Styling it as an important contribution to society, the Chinese government is doing all it can to encourage young men to donate sperm. The country faces severe shortages, and about half of the current volunteers are screened out.
The enticements to donate run the gamut, including coveted iPhones and cash along with messages of patriotism and exhortations to help China deal with its aging population. Culturally, though, donating sperm and using donated sperm are hard to sell. Men in China associate semen with vitality and are reluctant to give any away. Couples struggling with fertility are many times uncomfortable using an unrelated man's sperm to conceive.
Sunday, February 7, 2016
New York Times (Feb. 5, 2016): Female Genital Cutting: Not Just "an African Problem," by Pam Belluck and Joe Cochrane:
New documentation shows that female genital cutting is widespread in Indonesia, one of the most populous countries in Asia and the world's most populous Muslim-majority nation. It is estimated that 60 million women and girls have been cut, using a technique that is less invasive than is common in Africa. Current regulations require the cutting to be performed by a medical professional who may do no more than scratch the clitoral hood without injuring the clitoris. Most cutting is performed on infants. Unicef has been working in Indonesia to end the practice.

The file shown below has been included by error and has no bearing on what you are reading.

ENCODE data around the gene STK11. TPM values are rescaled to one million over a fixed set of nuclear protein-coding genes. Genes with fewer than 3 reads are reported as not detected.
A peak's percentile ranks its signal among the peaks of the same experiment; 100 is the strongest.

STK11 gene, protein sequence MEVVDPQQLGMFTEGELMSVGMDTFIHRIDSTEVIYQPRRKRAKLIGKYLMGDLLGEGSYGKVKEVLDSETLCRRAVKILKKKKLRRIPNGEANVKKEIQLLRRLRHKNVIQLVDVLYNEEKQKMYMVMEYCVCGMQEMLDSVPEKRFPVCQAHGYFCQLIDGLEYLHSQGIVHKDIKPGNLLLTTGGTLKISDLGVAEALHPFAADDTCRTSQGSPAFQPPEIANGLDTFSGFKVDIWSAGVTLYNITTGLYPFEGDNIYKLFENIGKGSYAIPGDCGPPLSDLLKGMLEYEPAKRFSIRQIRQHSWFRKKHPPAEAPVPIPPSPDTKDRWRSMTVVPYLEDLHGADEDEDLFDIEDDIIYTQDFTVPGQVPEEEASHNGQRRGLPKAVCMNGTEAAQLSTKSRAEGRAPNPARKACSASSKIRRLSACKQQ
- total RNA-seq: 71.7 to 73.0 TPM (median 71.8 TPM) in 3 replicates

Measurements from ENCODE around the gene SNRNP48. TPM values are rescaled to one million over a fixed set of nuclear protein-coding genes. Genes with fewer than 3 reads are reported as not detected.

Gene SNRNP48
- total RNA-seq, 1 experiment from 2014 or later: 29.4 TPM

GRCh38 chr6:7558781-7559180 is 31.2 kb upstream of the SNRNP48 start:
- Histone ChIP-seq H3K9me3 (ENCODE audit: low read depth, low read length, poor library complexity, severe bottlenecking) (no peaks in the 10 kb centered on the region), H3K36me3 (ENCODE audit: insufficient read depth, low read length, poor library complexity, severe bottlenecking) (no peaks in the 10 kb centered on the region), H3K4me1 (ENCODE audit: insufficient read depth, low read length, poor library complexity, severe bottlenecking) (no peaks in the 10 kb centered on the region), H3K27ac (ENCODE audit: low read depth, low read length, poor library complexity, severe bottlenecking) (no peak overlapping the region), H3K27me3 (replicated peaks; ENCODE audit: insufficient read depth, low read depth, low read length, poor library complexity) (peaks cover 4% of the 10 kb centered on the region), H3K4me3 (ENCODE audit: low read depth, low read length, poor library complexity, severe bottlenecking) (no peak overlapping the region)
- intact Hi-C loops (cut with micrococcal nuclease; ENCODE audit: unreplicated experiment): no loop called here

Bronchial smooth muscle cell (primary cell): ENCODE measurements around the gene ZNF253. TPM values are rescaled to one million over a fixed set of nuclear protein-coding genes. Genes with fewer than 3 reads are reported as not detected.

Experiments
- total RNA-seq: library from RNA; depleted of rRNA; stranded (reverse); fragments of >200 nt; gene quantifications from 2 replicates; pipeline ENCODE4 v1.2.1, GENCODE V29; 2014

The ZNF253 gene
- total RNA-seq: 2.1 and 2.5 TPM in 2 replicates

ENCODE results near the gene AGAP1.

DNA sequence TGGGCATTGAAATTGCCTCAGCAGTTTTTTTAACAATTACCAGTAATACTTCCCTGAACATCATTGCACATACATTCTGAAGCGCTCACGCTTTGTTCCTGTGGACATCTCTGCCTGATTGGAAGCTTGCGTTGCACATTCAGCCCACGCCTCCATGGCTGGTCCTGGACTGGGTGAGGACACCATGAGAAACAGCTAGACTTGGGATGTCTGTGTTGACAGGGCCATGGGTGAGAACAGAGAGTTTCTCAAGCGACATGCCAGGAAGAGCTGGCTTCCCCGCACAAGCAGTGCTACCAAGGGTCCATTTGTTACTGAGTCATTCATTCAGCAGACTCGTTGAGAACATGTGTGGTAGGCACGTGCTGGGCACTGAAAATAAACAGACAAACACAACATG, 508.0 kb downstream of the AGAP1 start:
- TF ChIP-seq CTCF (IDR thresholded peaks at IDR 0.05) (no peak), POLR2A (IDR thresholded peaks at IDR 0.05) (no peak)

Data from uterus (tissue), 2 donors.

The practice of female genital cutting persists, despite reductions in its incidence worldwide. The reductions are not keeping up with population growth with the result that the number of girls and woman being cut is expected to rise over the next 15 years. Cultural beliefs about the practice vary, including that without it women cannot truly be women and cannot marry.
Tuesday, January 19, 2016